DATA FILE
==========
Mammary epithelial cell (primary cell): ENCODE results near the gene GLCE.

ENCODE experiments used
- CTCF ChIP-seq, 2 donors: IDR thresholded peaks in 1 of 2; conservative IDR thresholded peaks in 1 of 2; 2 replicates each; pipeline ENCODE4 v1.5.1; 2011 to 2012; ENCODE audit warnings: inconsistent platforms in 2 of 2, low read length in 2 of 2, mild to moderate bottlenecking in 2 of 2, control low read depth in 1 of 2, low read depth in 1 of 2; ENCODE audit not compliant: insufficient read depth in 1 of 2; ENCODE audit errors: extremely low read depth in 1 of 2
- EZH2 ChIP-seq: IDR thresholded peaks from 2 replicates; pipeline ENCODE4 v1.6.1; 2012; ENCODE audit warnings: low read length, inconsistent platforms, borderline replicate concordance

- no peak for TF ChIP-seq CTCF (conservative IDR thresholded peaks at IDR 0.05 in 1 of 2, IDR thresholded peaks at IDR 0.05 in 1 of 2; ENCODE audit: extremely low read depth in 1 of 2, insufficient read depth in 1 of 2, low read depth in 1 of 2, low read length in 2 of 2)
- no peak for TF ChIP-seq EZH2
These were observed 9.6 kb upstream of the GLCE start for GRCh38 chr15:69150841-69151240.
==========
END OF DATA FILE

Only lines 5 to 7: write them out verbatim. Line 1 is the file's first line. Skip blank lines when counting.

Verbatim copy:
- no peak for TF ChIP-seq CTCF (conservative IDR thresholded peaks at IDR 0.05 in 1 of 2, IDR thresholded peaks at IDR 0.05 in 1 of 2; ENCODE audit: extremely low read depth in 1 of 2, insufficient read depth in 1 of 2, low read depth in 1 of 2, low read length in 2 of 2)
- no peak for TF ChIP-seq EZH2
These were observed 9.6 kb upstream of the GLCE start for GRCh38 chr15:69150841-69151240.